UPDATE 2-Kenya gambles on double-digit interest rate to dodge funding crunch

Author Logo | Mon, 12 Feb 2024 19:51:09 GMT

(Updates with final pricing of bonds)

By Duncan Miriri and Marc Jones

NAIROBI, Feb 12 (Reuters) –

Kenya was forced to offer a double-digit interest rate on new government bond on Monday so it could to push back until 2031 a $2 billion payment crunch that had been looming in June.

The sale of the $1.5 billion, 7-year bond concluded a frantic debt liability exercise but came at a price, with investors getting a 10.375% yield.

That compared to the 6.875% on the bonds they were replacing and was by some margin the highest rate offered at any sovereign debt sale so far this year.

The banks running the book said the juicy interest rate had meant demand stood at more than $3.6 billion at one point and pushed the final rate down from an originally-floated 11%.


“In theory no sovereign should issue at these levels and given that they have access to concessional lending (from multilateral development banks) really they should be using that,” Viktor Szabo, an emerging markets portfolio manager at abrdn said.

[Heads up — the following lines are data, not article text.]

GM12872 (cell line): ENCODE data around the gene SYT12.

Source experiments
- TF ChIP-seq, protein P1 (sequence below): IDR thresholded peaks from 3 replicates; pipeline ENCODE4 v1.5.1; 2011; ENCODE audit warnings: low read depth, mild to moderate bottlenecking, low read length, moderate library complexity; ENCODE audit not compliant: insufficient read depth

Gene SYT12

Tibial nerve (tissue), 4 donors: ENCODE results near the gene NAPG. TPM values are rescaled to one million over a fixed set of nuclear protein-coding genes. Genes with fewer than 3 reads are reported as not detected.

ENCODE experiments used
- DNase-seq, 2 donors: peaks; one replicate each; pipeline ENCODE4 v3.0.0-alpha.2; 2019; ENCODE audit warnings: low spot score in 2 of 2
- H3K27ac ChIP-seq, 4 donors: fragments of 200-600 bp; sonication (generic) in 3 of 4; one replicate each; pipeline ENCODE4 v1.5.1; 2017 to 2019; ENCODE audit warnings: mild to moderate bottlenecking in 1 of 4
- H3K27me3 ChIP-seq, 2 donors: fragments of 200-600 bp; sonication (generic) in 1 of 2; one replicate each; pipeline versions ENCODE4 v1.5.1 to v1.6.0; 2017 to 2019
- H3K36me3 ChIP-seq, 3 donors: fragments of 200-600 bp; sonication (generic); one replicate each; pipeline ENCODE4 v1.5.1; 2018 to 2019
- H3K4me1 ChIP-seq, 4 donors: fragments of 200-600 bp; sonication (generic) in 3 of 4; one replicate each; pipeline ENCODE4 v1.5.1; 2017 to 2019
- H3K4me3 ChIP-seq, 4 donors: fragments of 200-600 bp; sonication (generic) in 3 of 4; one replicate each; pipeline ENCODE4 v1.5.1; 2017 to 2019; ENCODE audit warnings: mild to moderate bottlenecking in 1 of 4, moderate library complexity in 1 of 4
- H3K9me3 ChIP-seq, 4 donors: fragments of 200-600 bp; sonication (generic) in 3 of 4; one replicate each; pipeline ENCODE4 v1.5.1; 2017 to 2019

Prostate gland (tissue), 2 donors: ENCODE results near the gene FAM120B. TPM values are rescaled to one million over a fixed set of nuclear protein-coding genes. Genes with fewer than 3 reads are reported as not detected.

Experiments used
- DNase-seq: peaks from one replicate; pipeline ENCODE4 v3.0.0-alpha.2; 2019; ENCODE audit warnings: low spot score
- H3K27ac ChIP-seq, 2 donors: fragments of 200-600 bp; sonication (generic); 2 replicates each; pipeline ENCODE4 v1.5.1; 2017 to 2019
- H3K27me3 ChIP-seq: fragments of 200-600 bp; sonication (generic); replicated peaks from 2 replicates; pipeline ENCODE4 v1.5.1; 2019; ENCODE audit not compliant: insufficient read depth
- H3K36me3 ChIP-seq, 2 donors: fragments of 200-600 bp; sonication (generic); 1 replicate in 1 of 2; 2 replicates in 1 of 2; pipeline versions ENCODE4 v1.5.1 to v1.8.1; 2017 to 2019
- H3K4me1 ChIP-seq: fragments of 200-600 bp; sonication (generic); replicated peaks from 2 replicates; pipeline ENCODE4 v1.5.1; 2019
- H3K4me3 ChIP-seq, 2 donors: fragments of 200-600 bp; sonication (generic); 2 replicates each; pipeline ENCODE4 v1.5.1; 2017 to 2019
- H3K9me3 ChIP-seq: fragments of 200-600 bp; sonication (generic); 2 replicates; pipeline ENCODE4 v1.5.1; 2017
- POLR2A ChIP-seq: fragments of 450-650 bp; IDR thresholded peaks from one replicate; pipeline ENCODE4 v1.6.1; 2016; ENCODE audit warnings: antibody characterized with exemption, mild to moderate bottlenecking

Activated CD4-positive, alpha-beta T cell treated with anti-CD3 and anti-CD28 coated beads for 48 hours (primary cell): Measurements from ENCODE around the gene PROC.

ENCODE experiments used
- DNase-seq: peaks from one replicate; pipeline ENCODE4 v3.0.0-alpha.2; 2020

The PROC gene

“But they had a $2 billion bond maturity in June so they kind of had to. It was probably too big a hole to fill with the multilateral funding.”

Kenya’s public debt is estimated to have reached 73% of GDP by end-2023, the International Monetary Fund said last month, with debt service consuming about 55% of revenues.

African counterparts Ivory Coast and Benin have also successfully issued new international market bonds this year.

The 10-year, June-maturing bond Kenya is swapping was trading with a yield of 8.95% on Monday, while another 2032 bond was trading at 10.25%, according to Tradeweb data.

The prospects of Kenya successfully resolving the maturing dollar bond has boosted sentiment in the currency market and the shilling currency has posted gains against the dollar since last week.


The news of its return to the market follows the conclusion of an enhanced funding deal with the International Monetary Fund last month.

John Espinosa, Head of EMD at asset manager Nuveen, said the bond buyback had avoided a near-term problem.

Over the medium-term, however, “challenges remain around debt sustainability” he added, explaining that fiscal reforms and interest rates high enough to keep the exchange rate and current account in check were both “vital”.

(Reporting by Duncan Miriri and Marc Jones; Additional reporting by Rachel Savage in Johannesburg Editing by George Obulutsa, Ros Russell and Toby Chopra)

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